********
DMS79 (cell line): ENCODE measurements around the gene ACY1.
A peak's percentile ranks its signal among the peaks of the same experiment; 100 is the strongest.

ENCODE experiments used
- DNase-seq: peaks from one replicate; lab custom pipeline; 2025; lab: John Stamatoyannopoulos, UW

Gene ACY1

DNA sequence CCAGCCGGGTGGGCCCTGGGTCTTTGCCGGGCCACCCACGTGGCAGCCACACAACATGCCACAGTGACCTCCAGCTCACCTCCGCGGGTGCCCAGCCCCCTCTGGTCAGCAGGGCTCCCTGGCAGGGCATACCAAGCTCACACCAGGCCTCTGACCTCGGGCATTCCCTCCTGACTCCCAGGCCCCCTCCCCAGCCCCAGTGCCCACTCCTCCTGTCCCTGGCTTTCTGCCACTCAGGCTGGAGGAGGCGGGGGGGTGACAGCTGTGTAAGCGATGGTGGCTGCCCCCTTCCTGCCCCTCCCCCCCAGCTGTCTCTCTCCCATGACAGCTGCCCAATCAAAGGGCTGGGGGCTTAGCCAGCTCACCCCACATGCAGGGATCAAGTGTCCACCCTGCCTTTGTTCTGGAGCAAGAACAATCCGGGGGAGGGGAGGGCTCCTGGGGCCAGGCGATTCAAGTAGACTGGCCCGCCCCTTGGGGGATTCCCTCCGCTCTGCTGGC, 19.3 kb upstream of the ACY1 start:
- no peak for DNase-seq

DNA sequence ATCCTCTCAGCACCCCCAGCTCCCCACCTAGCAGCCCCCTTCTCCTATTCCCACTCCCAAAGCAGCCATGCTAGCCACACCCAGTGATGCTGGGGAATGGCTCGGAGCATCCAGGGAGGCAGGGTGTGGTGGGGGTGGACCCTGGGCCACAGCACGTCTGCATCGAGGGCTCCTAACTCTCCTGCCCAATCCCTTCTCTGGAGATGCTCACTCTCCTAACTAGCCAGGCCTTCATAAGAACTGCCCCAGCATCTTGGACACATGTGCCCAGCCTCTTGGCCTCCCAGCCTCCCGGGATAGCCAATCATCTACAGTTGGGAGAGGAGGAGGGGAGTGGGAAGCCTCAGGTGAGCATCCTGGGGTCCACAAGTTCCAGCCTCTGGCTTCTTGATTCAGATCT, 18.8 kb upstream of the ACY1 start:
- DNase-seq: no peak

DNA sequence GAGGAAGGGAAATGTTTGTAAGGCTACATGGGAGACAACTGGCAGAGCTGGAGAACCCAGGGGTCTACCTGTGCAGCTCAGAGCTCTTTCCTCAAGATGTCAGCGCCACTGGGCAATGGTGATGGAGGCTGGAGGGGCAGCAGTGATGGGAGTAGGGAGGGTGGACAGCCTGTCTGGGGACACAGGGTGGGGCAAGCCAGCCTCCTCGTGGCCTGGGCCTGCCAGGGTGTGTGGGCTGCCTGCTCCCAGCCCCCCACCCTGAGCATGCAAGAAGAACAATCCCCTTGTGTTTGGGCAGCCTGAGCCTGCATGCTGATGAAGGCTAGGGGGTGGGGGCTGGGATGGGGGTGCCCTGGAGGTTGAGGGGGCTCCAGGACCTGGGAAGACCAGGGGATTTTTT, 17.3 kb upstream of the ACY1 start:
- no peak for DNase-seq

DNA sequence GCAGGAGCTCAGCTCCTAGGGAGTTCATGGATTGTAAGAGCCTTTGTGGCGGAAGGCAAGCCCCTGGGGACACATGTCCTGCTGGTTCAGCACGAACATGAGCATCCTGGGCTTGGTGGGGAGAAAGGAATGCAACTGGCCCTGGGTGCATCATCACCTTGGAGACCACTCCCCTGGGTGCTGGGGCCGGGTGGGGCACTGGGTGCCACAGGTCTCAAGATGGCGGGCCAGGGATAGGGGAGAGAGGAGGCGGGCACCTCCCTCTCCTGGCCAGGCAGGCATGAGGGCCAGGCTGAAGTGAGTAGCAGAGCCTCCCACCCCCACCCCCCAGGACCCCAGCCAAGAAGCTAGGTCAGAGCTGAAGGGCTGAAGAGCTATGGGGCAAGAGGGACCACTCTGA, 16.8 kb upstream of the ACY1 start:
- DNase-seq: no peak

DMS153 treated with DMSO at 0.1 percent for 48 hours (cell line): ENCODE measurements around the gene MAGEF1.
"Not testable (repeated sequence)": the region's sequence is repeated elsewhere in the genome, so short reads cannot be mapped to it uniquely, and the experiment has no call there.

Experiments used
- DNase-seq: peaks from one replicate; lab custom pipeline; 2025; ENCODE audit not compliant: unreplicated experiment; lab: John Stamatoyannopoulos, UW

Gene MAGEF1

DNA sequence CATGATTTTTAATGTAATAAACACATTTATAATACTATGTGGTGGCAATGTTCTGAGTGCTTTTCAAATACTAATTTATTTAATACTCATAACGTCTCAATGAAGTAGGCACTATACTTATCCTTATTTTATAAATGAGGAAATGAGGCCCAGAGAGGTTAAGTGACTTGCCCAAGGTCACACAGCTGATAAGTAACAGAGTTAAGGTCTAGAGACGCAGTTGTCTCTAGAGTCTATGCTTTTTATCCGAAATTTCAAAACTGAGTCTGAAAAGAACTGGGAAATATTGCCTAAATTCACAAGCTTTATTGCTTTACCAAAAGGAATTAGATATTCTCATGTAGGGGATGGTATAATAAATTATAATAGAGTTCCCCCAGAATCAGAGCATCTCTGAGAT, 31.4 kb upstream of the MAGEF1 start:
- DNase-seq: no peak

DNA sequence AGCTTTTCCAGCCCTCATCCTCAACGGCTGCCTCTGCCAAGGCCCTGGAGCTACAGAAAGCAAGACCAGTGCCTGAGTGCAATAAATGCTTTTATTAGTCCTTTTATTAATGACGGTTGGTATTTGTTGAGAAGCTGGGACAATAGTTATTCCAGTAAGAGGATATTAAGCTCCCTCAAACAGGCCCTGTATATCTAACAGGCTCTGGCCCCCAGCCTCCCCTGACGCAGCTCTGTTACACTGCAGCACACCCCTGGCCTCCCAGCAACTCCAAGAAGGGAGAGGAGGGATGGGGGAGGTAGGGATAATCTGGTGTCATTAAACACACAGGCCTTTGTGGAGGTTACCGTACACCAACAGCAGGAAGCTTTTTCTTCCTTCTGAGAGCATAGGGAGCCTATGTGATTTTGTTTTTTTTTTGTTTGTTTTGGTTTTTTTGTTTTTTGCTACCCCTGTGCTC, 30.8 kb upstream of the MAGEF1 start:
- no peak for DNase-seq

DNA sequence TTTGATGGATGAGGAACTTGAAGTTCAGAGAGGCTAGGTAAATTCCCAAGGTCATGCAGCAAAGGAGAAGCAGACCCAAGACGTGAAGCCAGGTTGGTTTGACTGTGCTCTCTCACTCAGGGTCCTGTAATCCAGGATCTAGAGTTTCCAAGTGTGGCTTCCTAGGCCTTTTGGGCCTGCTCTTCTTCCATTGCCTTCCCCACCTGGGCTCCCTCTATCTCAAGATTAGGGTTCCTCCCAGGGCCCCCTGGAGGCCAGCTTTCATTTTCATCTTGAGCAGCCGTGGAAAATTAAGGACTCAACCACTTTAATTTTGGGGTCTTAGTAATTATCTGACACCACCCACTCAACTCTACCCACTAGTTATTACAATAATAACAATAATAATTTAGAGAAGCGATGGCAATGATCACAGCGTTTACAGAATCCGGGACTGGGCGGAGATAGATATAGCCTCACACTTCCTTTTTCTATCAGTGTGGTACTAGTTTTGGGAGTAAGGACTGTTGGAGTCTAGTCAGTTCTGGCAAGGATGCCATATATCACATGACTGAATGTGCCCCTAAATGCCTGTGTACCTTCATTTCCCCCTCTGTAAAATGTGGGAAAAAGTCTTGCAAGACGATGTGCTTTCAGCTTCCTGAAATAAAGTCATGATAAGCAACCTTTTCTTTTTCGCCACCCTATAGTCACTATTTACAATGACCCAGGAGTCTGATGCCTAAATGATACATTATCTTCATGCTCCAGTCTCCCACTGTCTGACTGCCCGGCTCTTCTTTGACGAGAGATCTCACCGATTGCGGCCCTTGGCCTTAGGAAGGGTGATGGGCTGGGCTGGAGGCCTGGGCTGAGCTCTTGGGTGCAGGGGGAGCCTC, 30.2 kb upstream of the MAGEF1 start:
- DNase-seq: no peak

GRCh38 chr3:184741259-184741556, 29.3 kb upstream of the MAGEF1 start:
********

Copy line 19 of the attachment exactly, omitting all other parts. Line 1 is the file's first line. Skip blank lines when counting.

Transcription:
DNA sequence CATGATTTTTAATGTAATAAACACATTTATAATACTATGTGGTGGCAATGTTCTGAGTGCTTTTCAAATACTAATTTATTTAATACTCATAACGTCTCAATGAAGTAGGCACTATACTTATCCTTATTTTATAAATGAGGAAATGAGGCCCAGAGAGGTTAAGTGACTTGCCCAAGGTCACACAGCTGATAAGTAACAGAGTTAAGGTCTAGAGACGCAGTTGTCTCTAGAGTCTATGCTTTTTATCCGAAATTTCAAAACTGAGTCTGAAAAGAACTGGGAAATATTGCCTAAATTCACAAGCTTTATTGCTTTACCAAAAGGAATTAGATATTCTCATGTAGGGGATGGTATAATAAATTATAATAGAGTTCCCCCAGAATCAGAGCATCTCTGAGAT, 31.4 kb upstream of the MAGEF1 start: